Yesterday, Sean Booth of Autechre did an ‘ask me anything’ stream on Twitch.tv. I watched the last half live, and today I caught up with some of the bits I’d missed at the start. I was pleased to find that he’d answered a question about Autechre’s use of reverb. Here’s my transcription of that section (in the first video, from 00:38:50 to 00:43:58 https://www.twitch.tv/videos/1495243649).
travx259r: your use of reverb has always been inspiring. any comment on your approach designing reverb in songs?
Sean: Yeah, I mean, I sort of… A lot of my reverb… Oh wow! Look at this bug. Oh, it’s flown off. Yeah a lot of my reverb is tuned. I love eighties reverb. You could always hear a good producer in the eighties cos he would not just arbitrarily shove the reverb on something, it’d be somehow in tune with the other elements in the track. You get it more in hip hop than anywhere else. You get it where somebody’s laid the beat down and the reverb’s in the mix already but then the MC’s come in, and the MC’s got the reverb in his cans and somehow it’s informing the pitch of what he’s doing. He’s sort of in tune with the whole tuning of the track, and I dunno how much people are aware of when they do this stuff but I just think that they’d do it anyway, they’d do it naturally, right, so they just find the tuning. It’s a bit like if you write a beat on a 606 and then you go to write a 202 pattern over it, you’re gonna write something that’s in tune with the snares and the hats. For it to sound good, you don’t just arbitrarily… Cos I’ve never done that, I’ve never thought “Oh, these are rhythm elements and their pitch is unimportant, and these are the song-writing…” You know, I can’t think like that at all. To me, the whole thing is music. And I think good producers – this is what makes good techno producers – a lot of the time is they’ve just got a knack for picking up that natural tuning. And it’s the same way you might pick up the natural… the types of rhythm that work at different tempos, for example. You know what I mean? And you’ll have the types of tunings that work with certain drum machines, if they’re not the sort of drum machine that you can tune. I mean, you can tune a 606 I guess, if you get the back off, but a lot of people don’t.
I think with reverb, the sort of eighties reverbs a lot of the time they had a very definite tuning. They had a sound that some people described as metallic and inharmonic, but you always got a sense that there was some sort of key coming off it, sort of a HHHEEE [breath sound] or a HHHUUU, you know, different notes. And so, um, I quite often use very simple reverb topology, but, like, I have a hand in influencing the tuning of it, so, depending on what the chords and the melody are doing, the reverb’s tuning will be different and it’ll change over time. That’s the key thing, I think, if you want to get that [American accent:] ‘Autechre reverb sound’. Again, I’m not telling you how to do it that way, that’s just what I like, I just like those shitty reverbs from the eighties, the MIDIVerb and the Quadraverb. The topologies are seriously fucking useful and very very low on your CPU and give you “THAT” sound, if it’s that sound you’re after. In my case it’s just experience of having had those machines for years and just loving ’em because I’ve had them for years, you know what I mean? I’ve just grown to love them the way that you love your dog or something, so, you know, it’s like that. And I’m not saying they’re the best type of reverbs. They’re definitely not. You know, there are some modern convolution reverb that are just beautiful. That thing Zynaptiq did, whatever it’s called, that’s a seriously gorgeous sounding thing. But it is what it is, right? It does what it does.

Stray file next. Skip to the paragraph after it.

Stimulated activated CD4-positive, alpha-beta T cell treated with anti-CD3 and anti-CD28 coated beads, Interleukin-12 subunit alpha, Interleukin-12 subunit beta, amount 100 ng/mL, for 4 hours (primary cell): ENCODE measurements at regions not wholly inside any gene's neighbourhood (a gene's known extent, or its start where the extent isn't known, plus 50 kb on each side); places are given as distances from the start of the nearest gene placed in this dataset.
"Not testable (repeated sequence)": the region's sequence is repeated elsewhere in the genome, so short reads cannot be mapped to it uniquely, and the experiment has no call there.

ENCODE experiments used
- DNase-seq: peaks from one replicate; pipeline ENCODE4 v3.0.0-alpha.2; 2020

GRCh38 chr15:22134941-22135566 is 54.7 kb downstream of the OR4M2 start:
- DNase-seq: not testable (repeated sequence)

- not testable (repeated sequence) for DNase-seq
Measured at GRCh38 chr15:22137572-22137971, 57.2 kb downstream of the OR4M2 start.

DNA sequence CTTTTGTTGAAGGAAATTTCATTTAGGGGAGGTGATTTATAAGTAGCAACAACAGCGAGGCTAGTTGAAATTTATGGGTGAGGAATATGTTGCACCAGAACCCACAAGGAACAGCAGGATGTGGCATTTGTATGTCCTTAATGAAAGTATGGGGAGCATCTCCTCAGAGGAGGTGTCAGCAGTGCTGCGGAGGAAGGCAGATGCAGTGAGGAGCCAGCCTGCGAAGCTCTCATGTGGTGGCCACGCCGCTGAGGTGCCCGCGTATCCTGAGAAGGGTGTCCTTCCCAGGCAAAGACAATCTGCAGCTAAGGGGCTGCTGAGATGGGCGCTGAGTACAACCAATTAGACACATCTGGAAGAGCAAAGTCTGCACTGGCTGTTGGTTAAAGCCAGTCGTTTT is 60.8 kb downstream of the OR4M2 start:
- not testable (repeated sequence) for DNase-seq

Quite often I’ll use other techniques that aren’t reverb at all, so I’ll have, like, lots and lots of delay lines and all-passes but not set up in a normal reverb topology, and just explore different topologies because there’s just so many ways you can connect all-passes and delays and combs that you can make anything, almost any of those combinations of those things is going to be a bit reverb-like. But you might find that it might make more interesting tones or sounds than you would get from a reverb that’s designed to be an all-purpose reverb, if you know what I mean. Quite often the smaller, shitter topologies can sound more interesting. There are no rules with reverb. When you start researching different types of reverb design over the years you realise that there are no hard and fast rules. Everybody’s just doing different shit. And some of the more effective topologies aren’t necessarily the most complex. You know, getting complex results doesn’t rely on building a complex machine. This is a really important thing to note. Sometimes the most simple machines can give the most complex results and the most pleasing results. You might not even be after complexity. It’s something I like, but not everyone does. Just experiment, basically. But that’s just general advice. I’d say always experiment.